World must prepare for consequences of Turkish invasion
Turkish President Recep Tayyip Erdogan has finally got his way; convincing Donald Trump to immediately withdraw US forces from northern Syria to allow a Turkish invasion. “WE WILL FIGHT WHERE IT IS TO OUR BENEFIT, AND ONLY FIGHT TO WIN. Turkey, Europe, Syria, Iran, Iraq, Russia and the Kurds will now have to figure the situation out,” Trump declared on Twitter, signaling the US’ abdication from any shared responsibility for global security. Kurdish leaders called this a “stab in the back” and warned that a Turkish incursion would turn the area “into a war zone”.
Daesh is rapidly regaining strength throughout Iraq and Syria, staging deadly attacks against civilian and military targets. Nearly 100,000 Daesh suspectsand family members are being held in huge camps, primarily in the custody of thinly-stretched Kurdish forces, which are now threatening to leave their posts and abandon efforts to curb Daesh in order to join the fight against Turkey. Just one of these detention camps, Al-Hol — described as a Daesh “city” — has about 74,000 inmates. Sources warn that Daesh is plotting mass breakouts, with these camps already used as staging points for planning terrorist attacks and extremist indoctrination.
There appears to be no plan in place for what would happen to these camps if Kurdish guards abandoned their posts, particularly as they primarily fall outside the area of expected Turkish occupation. A Kurdish spokesman asserted: “The military forces we have in Deir Ezzor and Raqqa — if necessary we are going to mobilize them to counter any Turkish attack. We are not going to accept any Turkish invasion, and we are going to use all our resources.”
With fears that Turkey will embark on a campaign of ethnic cleansing, this is a colossal betrayal of Kurdish factions, which have been among America’s staunchest regional allies, having lost an estimated11,000 fighters on the front lines against Daesh. Erdogan has announced plans to settle 2 million Syrian refugees, largely Arabs, in these Kurdish-majority areas, while aid agencies have warned that the invasion could displace hundreds of thousands of local people. Erdogan statedthat this “safe zone” will stretch across 480 kilometers of northern Syria.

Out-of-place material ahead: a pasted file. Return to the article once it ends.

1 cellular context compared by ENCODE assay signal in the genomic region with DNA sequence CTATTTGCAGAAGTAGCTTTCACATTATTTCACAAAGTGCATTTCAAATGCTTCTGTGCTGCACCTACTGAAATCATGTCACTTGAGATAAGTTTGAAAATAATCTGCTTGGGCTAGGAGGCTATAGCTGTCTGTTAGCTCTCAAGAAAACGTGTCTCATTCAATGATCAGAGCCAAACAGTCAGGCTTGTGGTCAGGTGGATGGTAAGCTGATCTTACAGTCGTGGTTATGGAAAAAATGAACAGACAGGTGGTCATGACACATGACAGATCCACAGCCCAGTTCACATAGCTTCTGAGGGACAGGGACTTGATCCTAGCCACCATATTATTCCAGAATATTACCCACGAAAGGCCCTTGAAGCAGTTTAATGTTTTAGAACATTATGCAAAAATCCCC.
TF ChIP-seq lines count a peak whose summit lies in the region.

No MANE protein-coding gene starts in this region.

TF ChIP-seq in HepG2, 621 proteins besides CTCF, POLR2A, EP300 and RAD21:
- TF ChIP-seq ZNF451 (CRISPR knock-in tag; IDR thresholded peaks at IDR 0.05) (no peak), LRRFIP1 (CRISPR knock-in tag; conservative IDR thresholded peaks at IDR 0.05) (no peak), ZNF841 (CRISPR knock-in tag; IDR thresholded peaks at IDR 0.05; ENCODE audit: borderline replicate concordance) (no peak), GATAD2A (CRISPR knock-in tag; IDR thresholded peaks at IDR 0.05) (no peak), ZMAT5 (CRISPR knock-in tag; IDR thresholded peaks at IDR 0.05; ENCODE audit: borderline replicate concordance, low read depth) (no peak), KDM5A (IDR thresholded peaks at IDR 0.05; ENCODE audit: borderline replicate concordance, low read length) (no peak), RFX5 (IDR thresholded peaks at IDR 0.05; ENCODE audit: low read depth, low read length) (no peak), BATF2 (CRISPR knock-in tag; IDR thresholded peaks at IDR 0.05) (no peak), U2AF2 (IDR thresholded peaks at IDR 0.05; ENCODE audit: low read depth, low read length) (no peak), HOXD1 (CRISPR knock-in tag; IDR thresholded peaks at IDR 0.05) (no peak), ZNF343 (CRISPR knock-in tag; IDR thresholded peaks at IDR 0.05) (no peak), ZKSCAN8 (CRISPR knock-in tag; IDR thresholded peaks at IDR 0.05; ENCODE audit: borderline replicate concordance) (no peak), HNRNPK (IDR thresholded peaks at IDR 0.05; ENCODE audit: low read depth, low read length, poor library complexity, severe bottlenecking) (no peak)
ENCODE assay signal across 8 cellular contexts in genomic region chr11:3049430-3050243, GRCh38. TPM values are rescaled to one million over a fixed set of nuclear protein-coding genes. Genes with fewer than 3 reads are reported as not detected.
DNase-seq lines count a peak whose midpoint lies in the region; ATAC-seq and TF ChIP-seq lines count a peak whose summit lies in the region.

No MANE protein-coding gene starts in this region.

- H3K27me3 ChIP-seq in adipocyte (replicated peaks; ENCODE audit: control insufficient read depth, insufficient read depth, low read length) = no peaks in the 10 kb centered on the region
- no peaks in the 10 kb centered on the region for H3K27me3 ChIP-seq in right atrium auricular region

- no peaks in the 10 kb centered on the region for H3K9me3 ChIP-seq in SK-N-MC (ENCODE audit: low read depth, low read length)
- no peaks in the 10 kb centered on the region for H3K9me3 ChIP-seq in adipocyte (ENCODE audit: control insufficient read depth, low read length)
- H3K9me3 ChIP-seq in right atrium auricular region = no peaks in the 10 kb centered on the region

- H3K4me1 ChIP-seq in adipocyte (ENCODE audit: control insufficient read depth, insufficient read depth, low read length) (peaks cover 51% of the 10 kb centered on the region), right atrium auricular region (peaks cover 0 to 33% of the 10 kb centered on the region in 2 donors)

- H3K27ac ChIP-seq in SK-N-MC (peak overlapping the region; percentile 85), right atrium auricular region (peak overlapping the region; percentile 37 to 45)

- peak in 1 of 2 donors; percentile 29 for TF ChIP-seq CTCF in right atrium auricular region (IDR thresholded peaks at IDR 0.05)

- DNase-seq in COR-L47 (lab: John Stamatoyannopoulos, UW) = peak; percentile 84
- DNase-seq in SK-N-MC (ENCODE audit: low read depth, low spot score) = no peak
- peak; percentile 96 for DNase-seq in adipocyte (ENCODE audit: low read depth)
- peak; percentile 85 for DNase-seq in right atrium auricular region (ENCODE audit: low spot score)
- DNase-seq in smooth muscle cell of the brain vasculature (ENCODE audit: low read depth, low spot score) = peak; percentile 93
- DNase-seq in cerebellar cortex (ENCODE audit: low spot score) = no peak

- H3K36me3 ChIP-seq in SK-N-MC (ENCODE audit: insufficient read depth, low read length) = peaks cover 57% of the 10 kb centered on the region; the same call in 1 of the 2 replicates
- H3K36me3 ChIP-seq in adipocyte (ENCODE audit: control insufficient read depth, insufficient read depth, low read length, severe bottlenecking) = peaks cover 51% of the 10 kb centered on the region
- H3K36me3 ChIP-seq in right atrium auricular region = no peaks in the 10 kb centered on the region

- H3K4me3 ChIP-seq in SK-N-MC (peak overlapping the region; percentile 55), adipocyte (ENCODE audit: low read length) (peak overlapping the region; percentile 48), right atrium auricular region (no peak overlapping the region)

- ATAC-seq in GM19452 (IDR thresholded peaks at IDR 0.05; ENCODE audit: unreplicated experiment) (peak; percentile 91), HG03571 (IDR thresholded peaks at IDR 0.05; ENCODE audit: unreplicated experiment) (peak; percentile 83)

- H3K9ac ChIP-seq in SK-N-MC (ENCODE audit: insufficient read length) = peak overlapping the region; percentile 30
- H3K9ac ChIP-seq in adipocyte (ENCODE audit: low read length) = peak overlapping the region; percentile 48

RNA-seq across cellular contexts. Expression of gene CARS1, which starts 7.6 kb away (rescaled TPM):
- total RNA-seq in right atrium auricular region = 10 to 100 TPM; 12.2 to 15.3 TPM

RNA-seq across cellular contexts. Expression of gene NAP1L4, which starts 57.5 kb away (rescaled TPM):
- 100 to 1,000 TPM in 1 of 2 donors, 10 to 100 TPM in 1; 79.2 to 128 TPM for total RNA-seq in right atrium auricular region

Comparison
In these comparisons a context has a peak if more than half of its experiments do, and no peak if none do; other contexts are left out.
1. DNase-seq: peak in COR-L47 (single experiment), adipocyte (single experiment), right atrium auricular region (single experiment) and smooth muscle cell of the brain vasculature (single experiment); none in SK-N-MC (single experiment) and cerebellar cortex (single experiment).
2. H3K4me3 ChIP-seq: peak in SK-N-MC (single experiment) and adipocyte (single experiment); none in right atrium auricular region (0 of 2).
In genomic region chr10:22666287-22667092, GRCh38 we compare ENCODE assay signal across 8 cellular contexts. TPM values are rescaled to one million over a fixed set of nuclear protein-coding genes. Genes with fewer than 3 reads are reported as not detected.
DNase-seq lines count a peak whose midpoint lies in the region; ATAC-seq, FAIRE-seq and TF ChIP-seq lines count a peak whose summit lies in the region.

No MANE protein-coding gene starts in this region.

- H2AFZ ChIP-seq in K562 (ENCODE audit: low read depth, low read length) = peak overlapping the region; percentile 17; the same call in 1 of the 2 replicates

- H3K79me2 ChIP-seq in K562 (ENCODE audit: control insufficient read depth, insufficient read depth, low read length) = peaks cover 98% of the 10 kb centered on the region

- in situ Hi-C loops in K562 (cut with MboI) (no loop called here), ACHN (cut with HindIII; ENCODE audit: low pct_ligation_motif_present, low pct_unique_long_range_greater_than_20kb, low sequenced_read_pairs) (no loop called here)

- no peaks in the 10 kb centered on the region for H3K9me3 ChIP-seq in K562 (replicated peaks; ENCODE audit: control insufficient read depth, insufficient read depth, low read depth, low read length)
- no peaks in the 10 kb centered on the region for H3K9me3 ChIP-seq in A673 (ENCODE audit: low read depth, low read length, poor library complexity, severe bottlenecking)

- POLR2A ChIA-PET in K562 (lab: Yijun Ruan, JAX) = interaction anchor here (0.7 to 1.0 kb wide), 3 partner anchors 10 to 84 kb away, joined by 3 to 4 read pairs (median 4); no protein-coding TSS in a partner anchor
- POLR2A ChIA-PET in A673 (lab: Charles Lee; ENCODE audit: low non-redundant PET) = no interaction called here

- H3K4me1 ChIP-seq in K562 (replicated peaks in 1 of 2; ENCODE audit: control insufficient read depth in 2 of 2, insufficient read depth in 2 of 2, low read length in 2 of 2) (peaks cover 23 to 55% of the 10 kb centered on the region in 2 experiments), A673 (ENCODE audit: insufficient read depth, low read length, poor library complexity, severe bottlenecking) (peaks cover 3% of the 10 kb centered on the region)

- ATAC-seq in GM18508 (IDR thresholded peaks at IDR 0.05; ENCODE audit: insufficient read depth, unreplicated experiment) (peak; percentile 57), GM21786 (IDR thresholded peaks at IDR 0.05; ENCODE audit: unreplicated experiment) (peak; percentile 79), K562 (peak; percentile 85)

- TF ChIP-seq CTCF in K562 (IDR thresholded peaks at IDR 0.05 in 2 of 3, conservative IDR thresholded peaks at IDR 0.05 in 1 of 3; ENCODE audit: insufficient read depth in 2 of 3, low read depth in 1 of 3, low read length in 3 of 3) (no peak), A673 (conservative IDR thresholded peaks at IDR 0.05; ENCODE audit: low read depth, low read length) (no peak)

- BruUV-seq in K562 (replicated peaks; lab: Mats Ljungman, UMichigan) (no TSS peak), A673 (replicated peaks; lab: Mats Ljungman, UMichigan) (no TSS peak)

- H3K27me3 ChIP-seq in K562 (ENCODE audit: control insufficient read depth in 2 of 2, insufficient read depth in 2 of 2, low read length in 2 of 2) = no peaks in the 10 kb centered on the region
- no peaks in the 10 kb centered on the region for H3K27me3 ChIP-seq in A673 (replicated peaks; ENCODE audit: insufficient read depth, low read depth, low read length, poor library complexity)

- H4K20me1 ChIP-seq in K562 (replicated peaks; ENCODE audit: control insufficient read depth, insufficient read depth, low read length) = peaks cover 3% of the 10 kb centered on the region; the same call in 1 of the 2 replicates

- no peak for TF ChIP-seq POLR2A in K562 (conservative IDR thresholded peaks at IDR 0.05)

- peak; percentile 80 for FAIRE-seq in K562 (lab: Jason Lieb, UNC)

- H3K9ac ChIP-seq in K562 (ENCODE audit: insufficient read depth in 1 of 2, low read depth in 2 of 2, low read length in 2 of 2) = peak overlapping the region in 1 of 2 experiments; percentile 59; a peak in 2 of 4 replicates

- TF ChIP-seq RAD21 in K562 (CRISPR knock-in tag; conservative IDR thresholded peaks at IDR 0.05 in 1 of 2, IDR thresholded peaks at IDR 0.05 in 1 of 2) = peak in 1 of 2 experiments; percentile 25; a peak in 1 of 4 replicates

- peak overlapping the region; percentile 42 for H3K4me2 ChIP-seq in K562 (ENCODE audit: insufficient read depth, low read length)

This is a colossal betrayal of Kurdish factions, which have been among America’s staunchest regional allies.
For Erdogan, the invasion is partly about rescuing his sagging popularity after the humiliating defeat of an ally in the June Istanbul mayoral election and with the Turkish economy continuing to struggle. With nearly 4 million Syrian refugees in Turkey, Erdogan recently threatened the EU that, if billions of euros of funding didn’t continue, he could allow these refugees to flood into Europe. Let us hope he doesn’t make similar threats with the Daesh fighters that may soon be under his control.
A previous call to Erdogan last December convinced Trump to command the withdrawal of all US forces from Syria, prompting Defense Secretary James Mattis and Special Envoy Brett McGurk’s resignations. However, officials at least succeeded in delaying the president’s hoped-for immediate pullout, which would have surrendered the region to Daesh and Tehran. McGurk describes Trump’s allowance of the Turkish invasion as “a gift to Russia, Iran and (Daesh).”